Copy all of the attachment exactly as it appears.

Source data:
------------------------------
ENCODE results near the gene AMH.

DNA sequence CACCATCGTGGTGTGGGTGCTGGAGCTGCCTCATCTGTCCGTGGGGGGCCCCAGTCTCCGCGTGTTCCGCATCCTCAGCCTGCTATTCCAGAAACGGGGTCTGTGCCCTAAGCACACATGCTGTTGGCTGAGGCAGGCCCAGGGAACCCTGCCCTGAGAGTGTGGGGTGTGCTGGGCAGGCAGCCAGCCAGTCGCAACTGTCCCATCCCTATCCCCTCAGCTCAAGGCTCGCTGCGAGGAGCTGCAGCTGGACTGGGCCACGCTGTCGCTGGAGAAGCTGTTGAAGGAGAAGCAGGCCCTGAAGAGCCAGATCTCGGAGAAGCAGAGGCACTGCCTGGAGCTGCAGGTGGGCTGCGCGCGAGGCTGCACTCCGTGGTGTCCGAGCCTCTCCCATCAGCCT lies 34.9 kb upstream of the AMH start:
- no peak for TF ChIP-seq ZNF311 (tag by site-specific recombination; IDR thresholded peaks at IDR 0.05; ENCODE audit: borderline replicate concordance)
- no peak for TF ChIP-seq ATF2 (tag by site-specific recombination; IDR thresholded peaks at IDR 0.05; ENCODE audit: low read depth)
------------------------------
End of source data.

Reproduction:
ENCODE results near the gene AMH.

DNA sequence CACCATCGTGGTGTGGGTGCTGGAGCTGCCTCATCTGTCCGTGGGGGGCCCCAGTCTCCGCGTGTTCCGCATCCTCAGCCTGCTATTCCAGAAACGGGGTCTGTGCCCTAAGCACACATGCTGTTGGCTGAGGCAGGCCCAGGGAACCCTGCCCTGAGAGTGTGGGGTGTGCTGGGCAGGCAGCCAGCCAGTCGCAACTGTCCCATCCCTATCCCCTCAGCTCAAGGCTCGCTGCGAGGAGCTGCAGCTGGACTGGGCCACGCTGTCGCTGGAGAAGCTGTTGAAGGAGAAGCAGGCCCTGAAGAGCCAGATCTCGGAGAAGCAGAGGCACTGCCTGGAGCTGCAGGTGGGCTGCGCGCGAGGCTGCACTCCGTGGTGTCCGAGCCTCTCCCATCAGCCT lies 34.9 kb upstream of the AMH start:
- no peak for TF ChIP-seq ZNF311 (tag by site-specific recombination; IDR thresholded peaks at IDR 0.05; ENCODE audit: borderline replicate concordance)
- no peak for TF ChIP-seq ATF2 (tag by site-specific recombination; IDR thresholded peaks at IDR 0.05; ENCODE audit: low read depth)